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Developing a strong sense of self-belief is a hallmark characteristic that distinguishes those that achieve great things from the rest of us. The starting point for self-development is a belief that your actions can contribute to improvement. Before we decide that we will do something, we first must believe that we can do it. In the first Chapter of Earn Everything, we’re introduced to several examples of individuals who have demonstrated high levels of self-belief which have fueled their remarkable achievements. We then learn more about what self-belief is and are provided with some practical approaches we can adopt in order to build our own or foster its development in others.

“It had long since come to my attention that people of accomplishment rarely sat back and let things happen to them. They went out and happened to things.” -Leonardo Da Vinci-

It may be easier to appreciate the idea when considering it from the opposite perspective. A mindset of victimhood is that displayed by those with little to no self-belief. Life is something that happens to them. If they encounter a hiccup like a flat tire, they wonder about why these sorts of things always happens to them. They bemoan the “fact” that bad luck follows them like a cumulonimbus cloud over their cranium. They don’t see their own ability to influence or shape their direction. They are leaves left to the whims of the wind. Those that believe that they are at the mercy of life inevitably give up. They relinquish their own right to self-fulfillment. Folk without self-belief may fret about unfairness. Life’s not fair they blubber. The self-talk of victims fosters their sense of futility. Why try? Why bother? What’s the point? Their greatest hope may be to be rescued by someone or hope that the fantasy of fate may drop some luck their way. They aren’t willing to work for things, take chances, or act to help themselves.

Contrast the sad state of affairs associated with being a victim with that of those demonstrating a strong self-belief.

Self-belief reflects a view that I can get better at things. Therefore, those strong in self-belief are willing to strive. They believe their actions matter. They believe their efforts make a difference. They are desperate to make an impact on the world. They aren’t blind to the fact that they can’t control everything, yet they don’t equate uncertainty with indecision. They work to control what they can which is themselves. They decide on a direction and take steady steps towards their determined outcome. They believe in self-determination. If it is to be, it is up to me. These individuals aren’t leaving things to chance, to providence, to fate. They realize they have one life to live and are intent on making the best of it. They act with intent. Self-believers see themselves as the primary actor in their own story whereas those without self-belief may be more like spectators in someone else’s story.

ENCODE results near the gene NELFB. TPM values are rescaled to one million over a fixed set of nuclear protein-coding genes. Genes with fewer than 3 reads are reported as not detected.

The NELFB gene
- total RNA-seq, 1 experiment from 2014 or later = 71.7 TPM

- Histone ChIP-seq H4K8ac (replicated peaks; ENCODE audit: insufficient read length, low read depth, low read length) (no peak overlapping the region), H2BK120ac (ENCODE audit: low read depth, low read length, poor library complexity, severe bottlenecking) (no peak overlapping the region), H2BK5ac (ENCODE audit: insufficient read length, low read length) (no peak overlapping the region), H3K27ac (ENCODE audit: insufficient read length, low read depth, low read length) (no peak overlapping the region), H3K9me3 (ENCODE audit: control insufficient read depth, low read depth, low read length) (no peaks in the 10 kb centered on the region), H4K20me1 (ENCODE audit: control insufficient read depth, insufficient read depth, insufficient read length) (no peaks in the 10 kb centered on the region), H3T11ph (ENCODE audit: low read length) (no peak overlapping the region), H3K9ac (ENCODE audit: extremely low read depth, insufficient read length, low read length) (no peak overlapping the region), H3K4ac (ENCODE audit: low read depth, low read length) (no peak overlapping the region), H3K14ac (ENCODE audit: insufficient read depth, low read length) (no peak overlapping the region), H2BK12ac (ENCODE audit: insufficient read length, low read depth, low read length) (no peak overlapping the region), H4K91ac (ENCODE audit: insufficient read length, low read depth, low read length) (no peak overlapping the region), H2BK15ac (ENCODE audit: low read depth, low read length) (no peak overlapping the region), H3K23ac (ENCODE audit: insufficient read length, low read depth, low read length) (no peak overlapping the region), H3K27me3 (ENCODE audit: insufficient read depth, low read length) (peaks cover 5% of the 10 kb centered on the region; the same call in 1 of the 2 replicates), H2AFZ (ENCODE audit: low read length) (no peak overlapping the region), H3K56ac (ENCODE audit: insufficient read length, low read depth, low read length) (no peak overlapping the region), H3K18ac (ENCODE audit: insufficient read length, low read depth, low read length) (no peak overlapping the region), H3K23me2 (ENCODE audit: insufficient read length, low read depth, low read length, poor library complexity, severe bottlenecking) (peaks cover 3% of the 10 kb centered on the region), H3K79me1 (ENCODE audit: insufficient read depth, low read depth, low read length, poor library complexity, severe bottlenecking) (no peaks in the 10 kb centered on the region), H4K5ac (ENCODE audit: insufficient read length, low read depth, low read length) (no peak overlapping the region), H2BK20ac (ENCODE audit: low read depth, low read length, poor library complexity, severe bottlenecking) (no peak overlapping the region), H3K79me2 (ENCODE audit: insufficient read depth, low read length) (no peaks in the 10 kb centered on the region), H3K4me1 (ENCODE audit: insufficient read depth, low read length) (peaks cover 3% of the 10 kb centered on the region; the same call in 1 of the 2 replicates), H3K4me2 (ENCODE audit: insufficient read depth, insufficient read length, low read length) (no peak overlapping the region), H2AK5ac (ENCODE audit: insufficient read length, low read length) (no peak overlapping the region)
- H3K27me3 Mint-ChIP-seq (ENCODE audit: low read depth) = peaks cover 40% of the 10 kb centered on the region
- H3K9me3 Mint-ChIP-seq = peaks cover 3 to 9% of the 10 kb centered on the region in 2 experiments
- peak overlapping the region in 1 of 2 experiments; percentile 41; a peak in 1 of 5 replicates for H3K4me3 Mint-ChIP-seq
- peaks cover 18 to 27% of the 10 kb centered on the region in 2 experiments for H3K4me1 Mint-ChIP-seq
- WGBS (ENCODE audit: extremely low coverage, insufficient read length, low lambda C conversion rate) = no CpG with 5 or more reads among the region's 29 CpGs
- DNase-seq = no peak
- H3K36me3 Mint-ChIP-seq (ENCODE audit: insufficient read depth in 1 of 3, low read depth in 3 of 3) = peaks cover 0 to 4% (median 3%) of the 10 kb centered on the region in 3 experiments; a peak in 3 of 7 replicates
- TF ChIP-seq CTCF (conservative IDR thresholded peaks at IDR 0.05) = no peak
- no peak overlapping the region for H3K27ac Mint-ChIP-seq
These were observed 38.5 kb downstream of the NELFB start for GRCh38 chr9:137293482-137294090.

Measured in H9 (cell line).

Self-belief isn’t something with which we’re born. It’s something we develop based on our experiences. It is something we can develop over time. It follows naturally from our innate curiosity and exploration of our world. As we develop skills like crawling, walking, and talking we learn that our actions make a difference. Our further experiences with parents, teachers, and peers can either further nurture or nullify our self-belief. It is something we ultimately become responsible for crafting for ourselves.

On the Canadian Comedy TV Show, Letterkenney, the characters have a motto they use in all kinds of funny circumstances: “Pitter Patter, Figure it Out.” This motto is the mantra for those with high self-belief. There is a strong correlation between those with high self-belief and their willingness to try to find a way through situations. Few things feel as good as solving a problem. Especially, when you realize that you were somehow, in some small way responsible for figuring it out. Struggle becomes something to seek out not shrink from. Your willingness to lean in and act grows. A virtuous cycle where confidence follows competence continues. By doing something successfully, you develop confidence. From this confidence comes additional motivation to try to develop additional competence. From the additional competence comes more confidence. The confidence to try to improve not just in the area where you’ve demonstrated competence already but in other areas as well.

Another way to evaluate where one is on the self-belief scale is to consider where one looks for answers to questions. Do they look outside of themselves to others? Are we trying to find an expert to provide the answer? Or, are we looking to ourselves? Are we taking responsibility to figure out the answer for ourselves? If the former, we’re more likely low in self-belief and closer to the victim end of the scale. If the latter, we have a healthy dose of self-belief.

In order to make progress at anything, we need to invest our attention and energy. The single greatest contributor any of us can bring to any endeavor is our effort. Where we believe that our efforts will make a difference and the subject is of some interest, we’ll bring more of our attention and energy. The quality of this effort drives our progress. Stronger effort, better progress. Progress follows our contribution. Our contribution is based on our self-belief. Our self-belief is the foundation, the bedrock, upon which we either crumble or develop.

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